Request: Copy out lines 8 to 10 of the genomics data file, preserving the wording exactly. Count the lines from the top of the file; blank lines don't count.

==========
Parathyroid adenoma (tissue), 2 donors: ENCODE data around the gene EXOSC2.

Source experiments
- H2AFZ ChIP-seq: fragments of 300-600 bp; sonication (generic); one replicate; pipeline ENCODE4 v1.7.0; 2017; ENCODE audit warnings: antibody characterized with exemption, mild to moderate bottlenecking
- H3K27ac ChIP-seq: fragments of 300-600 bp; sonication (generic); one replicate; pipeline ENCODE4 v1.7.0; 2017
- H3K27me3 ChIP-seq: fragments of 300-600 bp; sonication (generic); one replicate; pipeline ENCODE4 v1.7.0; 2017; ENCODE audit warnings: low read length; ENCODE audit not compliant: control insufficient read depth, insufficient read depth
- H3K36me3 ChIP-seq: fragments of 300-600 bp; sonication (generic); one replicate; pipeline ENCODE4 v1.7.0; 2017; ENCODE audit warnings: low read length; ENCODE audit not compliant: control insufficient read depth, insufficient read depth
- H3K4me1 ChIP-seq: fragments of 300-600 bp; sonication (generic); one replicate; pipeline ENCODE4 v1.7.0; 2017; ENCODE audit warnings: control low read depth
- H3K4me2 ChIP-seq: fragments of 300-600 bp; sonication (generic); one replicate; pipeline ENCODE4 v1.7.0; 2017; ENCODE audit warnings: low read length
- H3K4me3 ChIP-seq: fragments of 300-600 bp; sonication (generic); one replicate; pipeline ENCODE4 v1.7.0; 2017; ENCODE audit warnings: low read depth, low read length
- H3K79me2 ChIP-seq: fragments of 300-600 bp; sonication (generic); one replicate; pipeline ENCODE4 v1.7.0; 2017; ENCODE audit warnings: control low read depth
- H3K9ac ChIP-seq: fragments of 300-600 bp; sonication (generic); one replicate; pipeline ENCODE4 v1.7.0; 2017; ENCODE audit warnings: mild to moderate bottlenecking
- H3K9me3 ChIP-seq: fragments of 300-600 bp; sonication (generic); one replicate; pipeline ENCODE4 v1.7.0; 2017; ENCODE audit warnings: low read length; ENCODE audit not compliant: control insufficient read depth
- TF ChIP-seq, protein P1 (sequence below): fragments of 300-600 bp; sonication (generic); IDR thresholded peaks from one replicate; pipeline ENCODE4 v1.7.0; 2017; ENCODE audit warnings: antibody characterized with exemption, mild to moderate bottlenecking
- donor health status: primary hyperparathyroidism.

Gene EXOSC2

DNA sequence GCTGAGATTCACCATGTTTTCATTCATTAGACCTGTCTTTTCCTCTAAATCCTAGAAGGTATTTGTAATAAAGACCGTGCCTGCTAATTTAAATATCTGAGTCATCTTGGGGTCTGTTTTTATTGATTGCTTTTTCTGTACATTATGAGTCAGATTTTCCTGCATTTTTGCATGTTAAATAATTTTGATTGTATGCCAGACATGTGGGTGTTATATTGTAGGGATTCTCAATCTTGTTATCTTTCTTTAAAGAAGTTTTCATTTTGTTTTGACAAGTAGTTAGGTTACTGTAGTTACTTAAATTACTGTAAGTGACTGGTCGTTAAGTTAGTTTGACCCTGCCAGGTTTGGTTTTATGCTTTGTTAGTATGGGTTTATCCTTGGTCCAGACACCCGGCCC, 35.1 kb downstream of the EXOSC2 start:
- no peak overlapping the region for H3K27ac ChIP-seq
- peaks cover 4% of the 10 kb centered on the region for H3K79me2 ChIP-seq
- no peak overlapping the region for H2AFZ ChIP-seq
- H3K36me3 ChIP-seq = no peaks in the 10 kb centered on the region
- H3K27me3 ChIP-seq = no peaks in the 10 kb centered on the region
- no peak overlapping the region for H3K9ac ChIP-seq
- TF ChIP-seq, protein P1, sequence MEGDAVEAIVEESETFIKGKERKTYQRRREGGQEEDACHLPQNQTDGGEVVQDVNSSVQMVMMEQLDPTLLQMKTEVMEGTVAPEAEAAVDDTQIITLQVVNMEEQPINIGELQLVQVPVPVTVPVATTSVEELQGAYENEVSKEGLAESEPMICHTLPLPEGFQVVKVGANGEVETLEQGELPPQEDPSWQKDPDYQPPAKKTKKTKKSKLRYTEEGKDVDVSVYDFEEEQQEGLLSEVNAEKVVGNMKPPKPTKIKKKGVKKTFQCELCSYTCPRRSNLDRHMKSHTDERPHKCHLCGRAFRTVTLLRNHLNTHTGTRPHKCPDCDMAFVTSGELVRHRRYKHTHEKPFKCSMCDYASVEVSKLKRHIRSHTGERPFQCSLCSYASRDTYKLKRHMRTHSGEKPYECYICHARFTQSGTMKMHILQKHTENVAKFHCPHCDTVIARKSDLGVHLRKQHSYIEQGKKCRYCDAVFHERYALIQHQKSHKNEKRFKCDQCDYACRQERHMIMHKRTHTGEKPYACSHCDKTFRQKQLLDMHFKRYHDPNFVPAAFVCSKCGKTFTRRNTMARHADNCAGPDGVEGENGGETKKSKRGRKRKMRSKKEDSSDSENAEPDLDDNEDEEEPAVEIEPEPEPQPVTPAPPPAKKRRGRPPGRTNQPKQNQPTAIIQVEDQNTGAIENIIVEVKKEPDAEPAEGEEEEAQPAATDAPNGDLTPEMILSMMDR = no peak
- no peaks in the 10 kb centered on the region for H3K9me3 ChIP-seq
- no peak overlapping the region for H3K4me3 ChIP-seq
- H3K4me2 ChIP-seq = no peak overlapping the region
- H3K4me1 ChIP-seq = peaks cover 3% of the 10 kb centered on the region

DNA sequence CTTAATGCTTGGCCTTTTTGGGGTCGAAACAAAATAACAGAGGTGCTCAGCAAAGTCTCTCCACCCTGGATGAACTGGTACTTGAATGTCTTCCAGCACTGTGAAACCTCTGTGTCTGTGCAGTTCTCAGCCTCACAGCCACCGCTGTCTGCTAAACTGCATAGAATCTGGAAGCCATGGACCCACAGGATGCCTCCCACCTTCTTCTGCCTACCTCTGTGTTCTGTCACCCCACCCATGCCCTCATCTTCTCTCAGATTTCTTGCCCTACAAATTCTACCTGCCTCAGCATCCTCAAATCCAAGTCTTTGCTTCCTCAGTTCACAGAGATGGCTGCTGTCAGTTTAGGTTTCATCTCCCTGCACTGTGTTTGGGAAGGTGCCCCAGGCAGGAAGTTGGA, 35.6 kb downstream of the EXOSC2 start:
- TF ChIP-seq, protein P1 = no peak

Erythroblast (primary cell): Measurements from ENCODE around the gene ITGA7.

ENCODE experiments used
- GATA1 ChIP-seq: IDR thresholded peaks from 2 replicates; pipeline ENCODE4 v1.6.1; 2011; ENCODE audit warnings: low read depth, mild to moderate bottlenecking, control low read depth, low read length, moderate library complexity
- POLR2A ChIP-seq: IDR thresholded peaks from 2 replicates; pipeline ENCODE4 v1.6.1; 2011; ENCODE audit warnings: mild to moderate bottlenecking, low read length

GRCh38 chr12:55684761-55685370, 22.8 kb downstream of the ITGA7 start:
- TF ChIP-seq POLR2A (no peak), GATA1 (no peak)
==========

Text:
- H3K4me2 ChIP-seq: fragments of 300-600 bp; sonication (generic); one replicate; pipeline ENCODE4 v1.7.0; 2017; ENCODE audit warnings: low read length
- H3K4me3 ChIP-seq: fragments of 300-600 bp; sonication (generic); one replicate; pipeline ENCODE4 v1.7.0; 2017; ENCODE audit warnings: low read depth, low read length
- H3K79me2 ChIP-seq: fragments of 300-600 bp; sonication (generic); one replicate; pipeline ENCODE4 v1.7.0; 2017; ENCODE audit warnings: control low read depth